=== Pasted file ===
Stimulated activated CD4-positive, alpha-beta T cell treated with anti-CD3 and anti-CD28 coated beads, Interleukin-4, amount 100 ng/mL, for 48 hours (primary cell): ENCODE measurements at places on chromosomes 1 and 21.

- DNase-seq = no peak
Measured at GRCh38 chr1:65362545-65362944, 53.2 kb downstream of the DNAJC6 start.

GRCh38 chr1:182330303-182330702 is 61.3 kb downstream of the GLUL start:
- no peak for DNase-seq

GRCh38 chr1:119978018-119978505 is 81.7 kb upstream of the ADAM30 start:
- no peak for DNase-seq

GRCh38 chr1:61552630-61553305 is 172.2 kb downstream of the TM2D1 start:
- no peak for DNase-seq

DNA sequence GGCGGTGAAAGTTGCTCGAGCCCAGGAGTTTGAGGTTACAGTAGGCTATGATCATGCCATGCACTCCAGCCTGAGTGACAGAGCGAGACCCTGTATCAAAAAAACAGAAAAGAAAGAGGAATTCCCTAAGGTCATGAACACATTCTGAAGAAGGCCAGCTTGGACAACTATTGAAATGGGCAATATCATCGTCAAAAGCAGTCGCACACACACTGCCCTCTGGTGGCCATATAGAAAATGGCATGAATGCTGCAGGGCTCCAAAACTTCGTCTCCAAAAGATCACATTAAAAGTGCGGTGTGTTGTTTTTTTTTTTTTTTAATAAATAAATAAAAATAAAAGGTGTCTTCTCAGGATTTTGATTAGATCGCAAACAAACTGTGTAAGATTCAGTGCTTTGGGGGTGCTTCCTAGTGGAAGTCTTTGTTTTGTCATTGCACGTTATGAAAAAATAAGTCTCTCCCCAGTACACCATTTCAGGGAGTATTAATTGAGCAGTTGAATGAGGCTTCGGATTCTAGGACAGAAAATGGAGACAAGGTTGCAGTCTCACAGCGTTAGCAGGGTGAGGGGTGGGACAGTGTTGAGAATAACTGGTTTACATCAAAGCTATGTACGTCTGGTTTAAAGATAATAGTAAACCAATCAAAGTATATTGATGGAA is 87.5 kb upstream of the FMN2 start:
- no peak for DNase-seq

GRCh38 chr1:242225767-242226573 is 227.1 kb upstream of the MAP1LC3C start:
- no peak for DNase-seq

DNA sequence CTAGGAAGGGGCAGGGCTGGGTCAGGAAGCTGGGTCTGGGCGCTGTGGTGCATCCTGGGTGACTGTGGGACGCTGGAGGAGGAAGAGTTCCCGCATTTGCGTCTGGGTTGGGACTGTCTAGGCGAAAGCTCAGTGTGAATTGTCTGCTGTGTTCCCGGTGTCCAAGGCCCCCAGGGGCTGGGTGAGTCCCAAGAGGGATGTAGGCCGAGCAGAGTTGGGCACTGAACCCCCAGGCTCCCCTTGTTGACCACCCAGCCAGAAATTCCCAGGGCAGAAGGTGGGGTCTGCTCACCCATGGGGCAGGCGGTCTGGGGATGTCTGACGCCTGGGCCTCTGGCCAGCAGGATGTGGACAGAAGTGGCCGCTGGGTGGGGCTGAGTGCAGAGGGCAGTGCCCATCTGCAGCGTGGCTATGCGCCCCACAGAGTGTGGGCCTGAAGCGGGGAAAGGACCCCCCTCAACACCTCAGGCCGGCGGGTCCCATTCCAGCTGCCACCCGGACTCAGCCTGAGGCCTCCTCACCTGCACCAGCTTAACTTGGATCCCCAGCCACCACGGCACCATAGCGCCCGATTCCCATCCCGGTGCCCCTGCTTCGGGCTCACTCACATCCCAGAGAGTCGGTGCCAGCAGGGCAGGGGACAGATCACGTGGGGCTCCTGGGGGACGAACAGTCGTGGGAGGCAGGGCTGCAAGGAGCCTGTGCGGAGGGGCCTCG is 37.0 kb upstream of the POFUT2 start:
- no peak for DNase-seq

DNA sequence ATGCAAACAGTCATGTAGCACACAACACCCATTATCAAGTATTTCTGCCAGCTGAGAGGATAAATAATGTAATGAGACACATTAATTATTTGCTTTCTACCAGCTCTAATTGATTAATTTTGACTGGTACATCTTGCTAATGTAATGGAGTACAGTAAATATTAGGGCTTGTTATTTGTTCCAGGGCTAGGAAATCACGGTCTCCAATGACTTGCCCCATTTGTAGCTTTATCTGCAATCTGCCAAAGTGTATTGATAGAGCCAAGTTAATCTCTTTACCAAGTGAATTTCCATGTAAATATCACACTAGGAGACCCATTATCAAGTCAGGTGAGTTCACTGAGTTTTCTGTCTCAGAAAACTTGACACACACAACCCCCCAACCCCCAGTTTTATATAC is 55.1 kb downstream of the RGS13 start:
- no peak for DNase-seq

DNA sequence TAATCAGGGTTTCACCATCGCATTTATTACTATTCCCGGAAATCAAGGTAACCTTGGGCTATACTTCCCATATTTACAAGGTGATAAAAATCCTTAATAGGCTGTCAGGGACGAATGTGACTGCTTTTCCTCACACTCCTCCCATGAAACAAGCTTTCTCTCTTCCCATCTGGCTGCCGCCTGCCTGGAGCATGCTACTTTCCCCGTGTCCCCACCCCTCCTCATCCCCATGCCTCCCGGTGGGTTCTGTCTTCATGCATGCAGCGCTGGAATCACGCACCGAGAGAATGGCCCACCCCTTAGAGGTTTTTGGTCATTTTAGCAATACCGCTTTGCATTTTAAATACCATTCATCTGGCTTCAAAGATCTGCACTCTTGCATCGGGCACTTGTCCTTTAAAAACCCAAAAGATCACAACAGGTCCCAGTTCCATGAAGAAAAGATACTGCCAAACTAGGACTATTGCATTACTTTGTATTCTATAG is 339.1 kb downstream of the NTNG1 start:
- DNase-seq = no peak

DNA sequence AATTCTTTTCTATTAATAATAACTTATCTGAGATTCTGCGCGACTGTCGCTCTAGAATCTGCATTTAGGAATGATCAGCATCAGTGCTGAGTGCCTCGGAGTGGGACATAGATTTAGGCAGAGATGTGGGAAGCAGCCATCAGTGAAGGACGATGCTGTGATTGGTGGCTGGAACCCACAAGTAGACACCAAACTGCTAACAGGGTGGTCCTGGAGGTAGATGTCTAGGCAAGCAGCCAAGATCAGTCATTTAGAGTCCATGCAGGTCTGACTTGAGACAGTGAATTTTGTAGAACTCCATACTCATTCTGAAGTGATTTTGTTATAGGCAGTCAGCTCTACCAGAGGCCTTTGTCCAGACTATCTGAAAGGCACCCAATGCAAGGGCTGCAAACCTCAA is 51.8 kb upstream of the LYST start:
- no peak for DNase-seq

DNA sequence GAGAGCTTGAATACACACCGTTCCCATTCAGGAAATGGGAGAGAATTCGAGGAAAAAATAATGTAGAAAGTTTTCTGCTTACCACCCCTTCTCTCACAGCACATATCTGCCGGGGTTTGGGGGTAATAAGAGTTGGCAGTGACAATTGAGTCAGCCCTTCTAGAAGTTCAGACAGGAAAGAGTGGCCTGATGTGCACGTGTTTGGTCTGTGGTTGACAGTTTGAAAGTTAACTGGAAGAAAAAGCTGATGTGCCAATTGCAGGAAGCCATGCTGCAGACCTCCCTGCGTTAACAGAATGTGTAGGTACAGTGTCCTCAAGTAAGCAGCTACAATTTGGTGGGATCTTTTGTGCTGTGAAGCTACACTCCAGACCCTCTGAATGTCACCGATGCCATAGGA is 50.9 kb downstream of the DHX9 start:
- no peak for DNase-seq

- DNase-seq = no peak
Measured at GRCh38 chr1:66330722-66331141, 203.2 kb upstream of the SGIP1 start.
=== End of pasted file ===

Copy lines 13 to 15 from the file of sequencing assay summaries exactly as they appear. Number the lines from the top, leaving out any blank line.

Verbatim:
- no peak for DNase-seq

DNA sequence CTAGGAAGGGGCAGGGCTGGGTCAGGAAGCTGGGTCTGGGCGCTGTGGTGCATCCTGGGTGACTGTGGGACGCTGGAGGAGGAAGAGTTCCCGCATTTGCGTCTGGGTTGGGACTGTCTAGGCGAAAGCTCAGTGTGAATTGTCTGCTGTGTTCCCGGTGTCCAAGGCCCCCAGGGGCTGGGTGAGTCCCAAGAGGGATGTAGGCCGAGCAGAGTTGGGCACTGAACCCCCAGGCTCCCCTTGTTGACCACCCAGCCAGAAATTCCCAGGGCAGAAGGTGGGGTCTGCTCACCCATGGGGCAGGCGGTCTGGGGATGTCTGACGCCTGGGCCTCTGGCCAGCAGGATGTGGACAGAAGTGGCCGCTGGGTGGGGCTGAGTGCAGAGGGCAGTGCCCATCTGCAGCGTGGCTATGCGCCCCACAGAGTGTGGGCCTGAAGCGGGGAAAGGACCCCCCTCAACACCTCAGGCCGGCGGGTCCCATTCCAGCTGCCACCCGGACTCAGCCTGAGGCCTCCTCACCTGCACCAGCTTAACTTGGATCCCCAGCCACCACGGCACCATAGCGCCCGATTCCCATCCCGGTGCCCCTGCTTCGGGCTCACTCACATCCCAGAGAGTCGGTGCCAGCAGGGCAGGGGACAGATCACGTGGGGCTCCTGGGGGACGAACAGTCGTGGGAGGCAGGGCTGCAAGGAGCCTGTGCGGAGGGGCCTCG is 37.0 kb upstream of the POFUT2 start:
- no peak for DNase-seq